The recently announced Office 365 feature that will automatically create Groups based on manager/reports relationships in Active Directory reignited the debate about new features being enabled by default. The discussion in the Microsoft Tech Community was robust, and outlined many flaws in the proposed feature. But regardless of the merits of that particular feature, the discussion brought up the point that defaulting new features to “enabled” (or opt-out) is the wrong approach for many customers.

The issue is a big enough concern that a Uservoice item has been opened to collect votes from the community.

Tenant administrators should have the ability to specify whether or not new features such as Teams, Sway, etc. are enabled by default within their tenants. Just like there’s the ability to set a tenant to receive First Release, Admins should be able to specify how changes are introduced to their environment. It’s great that there are PowerShell commands to turn features on/off but it would be much easier to either set these new features to be off by default, or enable Admins to enable when organizations are ready to absorb those changes. Functionality like Teams is absolutely fantastic, but without the right change management planning it becomes confusing for users. For Tenant Admins that either ignore announcements of new features, or are unavailable to turn them off when they become available – this is an appropriate solution to enable organizations to effectively manage how they are consuming Office 365.

As I wrote in my article on managing change in Office 365, changes can create a burden for support staff, especially front line staff who will be hit with a wave of new questions when something changes. For organizations that have strict controls around change management, being able to control the deployment of new features is essential. I’ve heard from customers who use the ITIL framework, and they say that Office 365 has increased their costs because every single change needs to be managed in that framework. For them, being able to disable new features like Teams, or Focused Inbox, or Groups is essential. And while most new features can be disabled on a per-tenant or per-user basis so that the roll out can be managed through their change control processes, others such as the change in email sending behavior for Groups have no opt-out mechanism and are basically enforced on all customers. The ITIL organization has no choice but to adapt to those enforced changes.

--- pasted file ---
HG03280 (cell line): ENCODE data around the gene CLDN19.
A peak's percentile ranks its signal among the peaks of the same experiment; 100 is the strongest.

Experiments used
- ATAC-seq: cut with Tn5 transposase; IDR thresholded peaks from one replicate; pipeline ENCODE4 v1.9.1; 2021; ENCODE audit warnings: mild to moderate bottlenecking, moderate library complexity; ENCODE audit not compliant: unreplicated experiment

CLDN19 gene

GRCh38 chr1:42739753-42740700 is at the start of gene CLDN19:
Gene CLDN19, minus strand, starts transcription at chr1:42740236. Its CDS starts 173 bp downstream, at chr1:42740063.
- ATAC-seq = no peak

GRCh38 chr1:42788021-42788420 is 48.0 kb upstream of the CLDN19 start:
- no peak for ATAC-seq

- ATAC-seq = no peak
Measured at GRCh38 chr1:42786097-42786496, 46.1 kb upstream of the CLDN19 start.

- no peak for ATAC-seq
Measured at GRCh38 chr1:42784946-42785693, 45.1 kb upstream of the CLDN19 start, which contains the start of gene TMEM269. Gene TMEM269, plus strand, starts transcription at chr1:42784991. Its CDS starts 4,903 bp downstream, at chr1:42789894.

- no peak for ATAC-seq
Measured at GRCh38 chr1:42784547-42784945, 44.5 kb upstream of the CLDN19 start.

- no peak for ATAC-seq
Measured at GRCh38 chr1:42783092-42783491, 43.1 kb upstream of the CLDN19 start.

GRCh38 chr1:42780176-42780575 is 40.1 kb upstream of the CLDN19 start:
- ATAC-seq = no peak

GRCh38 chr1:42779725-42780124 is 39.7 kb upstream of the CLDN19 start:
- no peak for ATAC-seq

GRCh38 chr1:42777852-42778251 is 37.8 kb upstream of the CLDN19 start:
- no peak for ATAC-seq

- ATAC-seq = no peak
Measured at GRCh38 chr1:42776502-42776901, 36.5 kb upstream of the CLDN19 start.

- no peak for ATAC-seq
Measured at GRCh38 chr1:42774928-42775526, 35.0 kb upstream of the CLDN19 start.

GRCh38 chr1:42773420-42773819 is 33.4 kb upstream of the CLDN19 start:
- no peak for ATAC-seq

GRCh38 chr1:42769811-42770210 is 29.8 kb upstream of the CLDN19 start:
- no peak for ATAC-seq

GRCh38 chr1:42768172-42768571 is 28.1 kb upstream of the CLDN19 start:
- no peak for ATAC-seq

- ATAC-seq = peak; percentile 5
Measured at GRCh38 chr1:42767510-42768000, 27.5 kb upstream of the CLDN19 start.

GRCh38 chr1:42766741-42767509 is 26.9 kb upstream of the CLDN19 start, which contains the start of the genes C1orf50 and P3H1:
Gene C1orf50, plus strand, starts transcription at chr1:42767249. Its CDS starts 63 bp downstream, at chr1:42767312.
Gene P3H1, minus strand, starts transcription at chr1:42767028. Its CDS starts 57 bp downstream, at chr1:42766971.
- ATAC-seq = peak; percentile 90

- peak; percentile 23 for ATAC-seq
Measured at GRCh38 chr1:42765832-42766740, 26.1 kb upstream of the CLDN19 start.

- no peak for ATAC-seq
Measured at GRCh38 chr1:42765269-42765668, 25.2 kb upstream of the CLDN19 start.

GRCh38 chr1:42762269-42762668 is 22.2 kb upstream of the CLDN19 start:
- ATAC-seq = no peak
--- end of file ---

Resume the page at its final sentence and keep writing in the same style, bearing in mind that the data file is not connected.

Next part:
The burden on IT departments is one side of the issue. There is also the impact that adding more complexity and variance to Office 365 will create. Taking the example of the email sending behavior for Groups, if that was presented as an option, that means more code is required to deal with Groups that have the option set one way or the other. The more code and complexity involved, the more development, testing and support costs are incurred, and the more risks there are of bugs surfacing. A service as large and complex as Office 365 is only possible when things are consistent and predictable across the entire environment.

We also need to consider whether innovation in Office 365 would slow down if adoption rates plummeted due to features being disabled by default. It should come as no surprise that one of the reasons new features are enabled by default is so that they are adopted faster by customers. For customers with minimal IT support, being able to use Teams, or StaffHub, or Bookings without needing an IT person to switch it on for you first is a positive thing. If features were always opt-in, those customers would simply miss out. And it’s entirely feasible that some IT consultants doing one-off projects to migrate customers to Office 365 would flip the switch to disable new features, with the justification that it’s for the good of the customer, and then walk away. I have no special knowledge of Microsoft’s internal decision making process around development of new features, but I assume that it would be difficult to justify investment in features if adoption is going to be limited.

This is an issue with no clear answer. If the option to disable all new features by default were made available, where do you draw the line on what constitutes a feature vs a change? If you call Teams a feature, and the Groups sending behavior a change, customers will still be caught out by unexpected changes if they’re not paying attention. That brings us back to what is perhaps the core of the issue – tenant admins who “either ignore announcements of new features, or are unavailable to turn them off when they become available.” Should we be advocating a change that caters to admins who are ignoring announcements? Or should the onus be on them to get with the program and deal with the reality of cloud services?